A story-like exhibition goes on display in İstanbul

What would the 1917 painting called “İftar Sofrası” (İftar Table) by Turkish artist Hoca Ali Rıza and a 17th century still life by Italian artist Giovan Battista Ruoppolo have to say to each other if they could talk?

Or what about two paintings, one by Ferruh Başağa and one by Marco Tirelli, if they were hung side by side and had a voice? The curator of this exhibition, Walter Guadagnini, says, “Actually, I am not the curator, but the storyteller here.” He also says that these pieces in fact all speak quietly to each other, whispering much about the worlds that surround them as they share the same exhibition area.

“PastPresentFuture” has opened at İstanbul’s Yapı Kredi Cultural Center, and ultimately invites dialogue between eras to take place. Curator Guadagnini is also the head of the UniCredit & Art Scientific Commission Board. The exhibition covers a 400-year period of European art history, and aims to create an atmosphere of dialogue not only between different eras, but also between different languages.

Exhibition changes according to host city

The range of pieces included in “PastPresentFuture” is wide, varying from old paintings from artists such as Giovanni Girolamo Savoldo and Dosso Dossi, to collages from Kurt Schwitters, oil paintings by Giorgio de Chirico, and installations by artists Tony Cragg, Stephan Balkenhol and Giulio Paolini. There are also photographs from Andreas Gursky and Thomas Struth.

As for the Turkish component, there are paintings from masters such as Osman Hamdi Bey, Hoca Ali Rıza and Ferruh Başağa. Describing the exhibition, curator Guadagnini says: “Our cultural heritage needs to be supported in order for our artistic tastes to become refined. It is very important for us that bridges be built between the different cultures of İstanbul. Our goal is not to create dialogue between a series of artistic pieces, but rather between a series of artists. This exhibition has been shaped and taken on meaning according to the cities it has visited. A quiet dialogue exists between these pieces. This is later transformed into a dialogue between the collections themselves, as well as between curators and, in a more general sense, between the cultures from which these pieces first emerged.”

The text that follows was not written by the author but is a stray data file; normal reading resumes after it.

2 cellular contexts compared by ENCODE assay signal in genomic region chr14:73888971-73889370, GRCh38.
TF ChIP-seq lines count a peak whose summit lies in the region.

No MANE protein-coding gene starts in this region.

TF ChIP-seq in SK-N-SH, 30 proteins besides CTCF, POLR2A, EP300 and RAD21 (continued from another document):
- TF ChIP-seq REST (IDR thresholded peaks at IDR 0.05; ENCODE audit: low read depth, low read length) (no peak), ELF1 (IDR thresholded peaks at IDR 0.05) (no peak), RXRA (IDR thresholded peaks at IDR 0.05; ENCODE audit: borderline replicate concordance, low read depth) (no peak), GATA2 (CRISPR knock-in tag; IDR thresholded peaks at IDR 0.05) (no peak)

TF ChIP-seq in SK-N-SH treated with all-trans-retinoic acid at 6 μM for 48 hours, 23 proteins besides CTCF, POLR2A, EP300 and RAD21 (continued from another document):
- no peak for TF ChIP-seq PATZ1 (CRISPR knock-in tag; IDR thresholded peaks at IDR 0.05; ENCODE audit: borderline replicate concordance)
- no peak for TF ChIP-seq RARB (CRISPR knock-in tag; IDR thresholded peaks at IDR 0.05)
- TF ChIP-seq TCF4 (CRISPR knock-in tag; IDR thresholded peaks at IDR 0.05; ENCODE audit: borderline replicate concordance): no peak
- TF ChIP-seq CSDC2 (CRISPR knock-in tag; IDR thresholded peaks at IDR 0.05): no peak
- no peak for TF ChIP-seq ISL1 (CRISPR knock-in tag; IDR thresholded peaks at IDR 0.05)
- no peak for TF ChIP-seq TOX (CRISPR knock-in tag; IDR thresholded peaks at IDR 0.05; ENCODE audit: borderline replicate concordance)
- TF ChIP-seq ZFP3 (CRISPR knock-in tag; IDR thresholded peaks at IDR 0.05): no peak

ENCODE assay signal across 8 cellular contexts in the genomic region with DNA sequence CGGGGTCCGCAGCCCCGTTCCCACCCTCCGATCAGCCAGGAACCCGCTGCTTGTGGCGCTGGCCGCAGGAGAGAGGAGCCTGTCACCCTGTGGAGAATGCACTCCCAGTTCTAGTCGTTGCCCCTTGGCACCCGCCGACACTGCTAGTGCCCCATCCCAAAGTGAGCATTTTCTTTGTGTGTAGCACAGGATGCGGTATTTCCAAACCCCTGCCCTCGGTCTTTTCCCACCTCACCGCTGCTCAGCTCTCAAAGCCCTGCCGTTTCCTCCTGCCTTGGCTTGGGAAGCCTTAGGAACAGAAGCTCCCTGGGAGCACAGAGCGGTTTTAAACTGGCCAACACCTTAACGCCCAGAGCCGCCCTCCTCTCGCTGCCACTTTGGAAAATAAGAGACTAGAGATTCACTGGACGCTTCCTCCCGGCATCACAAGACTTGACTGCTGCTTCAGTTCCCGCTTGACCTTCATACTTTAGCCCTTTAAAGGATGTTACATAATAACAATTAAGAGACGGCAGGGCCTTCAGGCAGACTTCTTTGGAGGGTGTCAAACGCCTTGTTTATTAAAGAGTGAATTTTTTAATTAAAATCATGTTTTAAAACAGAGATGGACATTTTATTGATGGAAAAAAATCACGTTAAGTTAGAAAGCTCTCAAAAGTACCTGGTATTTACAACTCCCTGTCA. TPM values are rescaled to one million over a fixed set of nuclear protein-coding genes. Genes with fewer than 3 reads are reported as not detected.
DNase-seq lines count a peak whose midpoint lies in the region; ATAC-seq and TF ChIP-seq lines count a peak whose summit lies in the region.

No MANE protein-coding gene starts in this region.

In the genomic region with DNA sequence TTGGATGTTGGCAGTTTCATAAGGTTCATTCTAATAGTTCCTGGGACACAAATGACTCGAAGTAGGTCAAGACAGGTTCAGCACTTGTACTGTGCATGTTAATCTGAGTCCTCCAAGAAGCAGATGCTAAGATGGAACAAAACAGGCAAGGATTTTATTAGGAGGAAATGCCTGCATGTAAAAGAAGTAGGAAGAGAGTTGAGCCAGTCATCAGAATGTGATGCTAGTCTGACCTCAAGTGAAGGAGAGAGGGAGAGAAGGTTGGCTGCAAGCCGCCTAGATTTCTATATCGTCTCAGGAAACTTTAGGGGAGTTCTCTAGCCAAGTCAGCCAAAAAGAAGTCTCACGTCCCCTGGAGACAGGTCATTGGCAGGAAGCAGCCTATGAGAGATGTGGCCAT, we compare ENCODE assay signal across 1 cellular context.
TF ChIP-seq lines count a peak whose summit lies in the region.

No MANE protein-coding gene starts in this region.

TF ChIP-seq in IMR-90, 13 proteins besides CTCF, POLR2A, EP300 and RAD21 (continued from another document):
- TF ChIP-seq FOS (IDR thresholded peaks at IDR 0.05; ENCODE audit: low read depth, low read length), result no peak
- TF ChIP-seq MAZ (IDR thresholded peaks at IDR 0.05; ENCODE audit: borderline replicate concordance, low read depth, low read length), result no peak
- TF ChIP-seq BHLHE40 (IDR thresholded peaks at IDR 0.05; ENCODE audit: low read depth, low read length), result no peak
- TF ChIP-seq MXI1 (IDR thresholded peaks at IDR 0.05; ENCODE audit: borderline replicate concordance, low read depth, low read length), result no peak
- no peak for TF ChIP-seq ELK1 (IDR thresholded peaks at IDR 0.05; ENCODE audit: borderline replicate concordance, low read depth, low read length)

The “PastPresentFuture” exhibition is divided into sections titled “On Classics,” “Exalted and Picturesque,” “Metropolis,” “Body Language,” “Face to Face,” “Objects of Desire” and “On Geometry.” There are clear shared points between the works in each particular section of the exhibition, and one is also able to see the similarities between artists who have pursuing the same themes over the years.

A journey through art history

Photographs form the major part of the “Metropolis” section of “PastPresentFuture.” Many pieces examine architecture and city planning. Also, lonely individuals in the city are a focus here. There are pieces by Andreas Gursky, as well as by Gabriele Basilico, Fischli and Weiss, Philip-Lorca diCorcia and Wolfgang Tillmans. The exhibition’s “Body Language” and “Face to Face” sections include many depictions of the body and face, with a larger examination of individuals’ relations to their surroundings. Some of the more notable pieces in these sections are Tony Cragg’s installation, Ruoppolo’s still life and Warhol’s famous “Flowers.” The shared theme that binds these pieces is their attention to details from daily life. “On Geometry” has many abstract and figurative compositions.

“PastPresentFuture” provides viewers with a sort of journey through art history and the ages, with visual dialogue formed between not only cultures, but also paintings, photographs, installations and statues. The exhibition places the past along the present, with a larger story emerging as the backdrop. “PastPresentFuture” will remain at the Yapı Kredi Cultural Center until Jan. 7, 2011.

Musa İğrek, İstanbul

Today's Zaman